Community donates over 10,000 PURPLE caps for newborns

December 18 , 2014

From across Southwestern Ontario and beyond, over 10,000 handmade purple caps in all shades and patterns were donated to London Health Sciences Centre to raise awareness about Shaken Baby Syndrome.

“Thank you to every knitter and crocheter who took such great care in creating purple caps for babies,” says Jane Harrington, LHSC Injury Prevention Specialist. “The generous donations of beautiful purple caps have helped provide education and deliver an important message to new parents.”

Donated purple caps

Donated purple caps were given to newborns at LHSC and other regional birthing centres throughout the month of November for The Period of PURPLE Crying® program.

Proudly supported by Children’s Health Foundation, the program educates parents and caregivers about infant crying patterns in the first weeks and months after birth, and provides coping strategies. LHSC was the first hospital in Ontario to implement this effective program.

Since 2011, over 23,000 handmade purple caps have been donated by community members.

New this year, LHSC held a social media photo contest in support of The Period of PURPLE Crying program. Parents of babies who received a purple cap from LHSC during the month of November were eligible. To enter, they shared a photo on social media with their baby wearing the purple cap, using the hashtag #LHSCPurpleCap.

“A warm congratulations to Laura Weedling who won the #LHSCPurpleCap contest for baby EK’s photo,” announced Harrington. “You have helped raise awareness for the Period of PURPLE Crying.”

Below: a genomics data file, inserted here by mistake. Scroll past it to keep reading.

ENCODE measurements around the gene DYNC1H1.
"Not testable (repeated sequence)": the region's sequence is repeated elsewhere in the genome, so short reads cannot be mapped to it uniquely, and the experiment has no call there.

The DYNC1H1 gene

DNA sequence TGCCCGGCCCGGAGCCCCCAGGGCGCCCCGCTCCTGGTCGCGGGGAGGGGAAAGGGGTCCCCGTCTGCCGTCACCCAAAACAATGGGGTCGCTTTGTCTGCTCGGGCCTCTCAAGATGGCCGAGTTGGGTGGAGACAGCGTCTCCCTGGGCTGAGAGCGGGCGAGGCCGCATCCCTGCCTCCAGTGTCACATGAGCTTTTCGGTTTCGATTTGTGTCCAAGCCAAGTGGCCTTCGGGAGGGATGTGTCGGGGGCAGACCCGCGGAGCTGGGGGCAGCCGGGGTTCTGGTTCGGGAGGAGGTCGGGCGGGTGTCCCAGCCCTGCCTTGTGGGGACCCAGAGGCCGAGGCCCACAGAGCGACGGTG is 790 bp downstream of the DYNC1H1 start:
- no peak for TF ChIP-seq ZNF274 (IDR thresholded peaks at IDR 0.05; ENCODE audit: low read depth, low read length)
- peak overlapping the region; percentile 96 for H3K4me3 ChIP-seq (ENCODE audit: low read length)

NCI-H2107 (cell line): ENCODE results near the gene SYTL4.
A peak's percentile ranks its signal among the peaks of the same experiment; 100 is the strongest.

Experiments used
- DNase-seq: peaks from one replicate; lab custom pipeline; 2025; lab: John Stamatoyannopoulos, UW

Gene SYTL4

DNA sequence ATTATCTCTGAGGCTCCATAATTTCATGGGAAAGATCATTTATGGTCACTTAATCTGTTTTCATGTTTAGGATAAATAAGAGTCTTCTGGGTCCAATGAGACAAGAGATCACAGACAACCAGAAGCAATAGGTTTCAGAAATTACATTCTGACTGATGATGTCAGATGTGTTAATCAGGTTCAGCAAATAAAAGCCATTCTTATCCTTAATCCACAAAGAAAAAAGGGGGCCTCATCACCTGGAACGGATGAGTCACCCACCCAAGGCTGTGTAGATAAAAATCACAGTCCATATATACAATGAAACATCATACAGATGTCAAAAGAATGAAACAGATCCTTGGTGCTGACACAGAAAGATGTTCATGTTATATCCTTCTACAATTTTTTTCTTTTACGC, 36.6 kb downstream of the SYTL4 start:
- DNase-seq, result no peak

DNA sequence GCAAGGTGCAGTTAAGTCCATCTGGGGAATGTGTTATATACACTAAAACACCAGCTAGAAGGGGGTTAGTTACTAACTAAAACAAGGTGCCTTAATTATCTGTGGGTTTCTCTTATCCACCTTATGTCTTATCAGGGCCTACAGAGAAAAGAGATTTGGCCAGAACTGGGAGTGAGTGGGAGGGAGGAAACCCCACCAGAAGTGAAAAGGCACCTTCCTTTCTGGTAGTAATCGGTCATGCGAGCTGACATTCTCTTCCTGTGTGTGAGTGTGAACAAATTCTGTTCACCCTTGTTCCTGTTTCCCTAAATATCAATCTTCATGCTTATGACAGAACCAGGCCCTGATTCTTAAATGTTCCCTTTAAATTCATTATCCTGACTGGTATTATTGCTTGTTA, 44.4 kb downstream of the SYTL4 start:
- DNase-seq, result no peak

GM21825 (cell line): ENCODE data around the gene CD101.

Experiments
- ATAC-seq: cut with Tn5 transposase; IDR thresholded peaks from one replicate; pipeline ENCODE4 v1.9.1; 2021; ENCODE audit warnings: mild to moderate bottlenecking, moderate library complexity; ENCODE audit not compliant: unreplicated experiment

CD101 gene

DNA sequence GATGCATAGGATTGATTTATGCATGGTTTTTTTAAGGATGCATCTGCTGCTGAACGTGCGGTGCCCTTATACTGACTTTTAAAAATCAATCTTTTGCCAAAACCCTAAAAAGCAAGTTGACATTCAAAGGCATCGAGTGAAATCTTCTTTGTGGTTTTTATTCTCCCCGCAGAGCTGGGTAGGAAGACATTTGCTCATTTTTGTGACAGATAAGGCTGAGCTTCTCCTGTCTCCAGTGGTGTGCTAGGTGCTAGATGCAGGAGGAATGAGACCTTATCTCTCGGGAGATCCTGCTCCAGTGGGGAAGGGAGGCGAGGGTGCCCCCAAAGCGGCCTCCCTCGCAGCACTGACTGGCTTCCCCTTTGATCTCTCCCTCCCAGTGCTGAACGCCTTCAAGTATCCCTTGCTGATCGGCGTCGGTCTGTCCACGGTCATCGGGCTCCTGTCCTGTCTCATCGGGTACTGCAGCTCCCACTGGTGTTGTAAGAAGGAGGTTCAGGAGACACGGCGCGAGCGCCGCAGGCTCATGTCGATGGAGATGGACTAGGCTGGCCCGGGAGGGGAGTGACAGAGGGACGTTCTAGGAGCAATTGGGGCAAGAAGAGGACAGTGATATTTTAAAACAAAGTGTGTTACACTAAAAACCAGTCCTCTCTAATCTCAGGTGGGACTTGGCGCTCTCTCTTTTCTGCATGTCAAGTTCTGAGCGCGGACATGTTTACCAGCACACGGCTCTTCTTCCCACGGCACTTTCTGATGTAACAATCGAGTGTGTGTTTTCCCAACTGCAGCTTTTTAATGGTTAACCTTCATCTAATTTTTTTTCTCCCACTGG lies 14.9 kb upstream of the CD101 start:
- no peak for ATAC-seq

Baby EK with purple cap
Winning #LHSCPurpleCap photo submitted by Laura Weedling.

The contest winner received a family/newborn photo session with Laura Rowe Photography.

The word PURPLE is an acronym which reminds parents of the characteristics of normal infant crying.
Peak of crying – The baby may cry more each week, peaking at two months, and then less at three to five months.
Unexpected – The crying can come and go, with no explanation.
Resists soothing – The baby might not stop crying no matter what you try.
Pain-like face – It may look like the baby is in pain, even when they are not.
Long lasting – The baby might cry 5 hours per day or more.
Evening – The baby might cry more in the late afternoon or evening.

A number of donated purple caps
Some of the 10,000 handmade purple caps donated for the 2014 Period of
PURPLE Crying program at LHSC.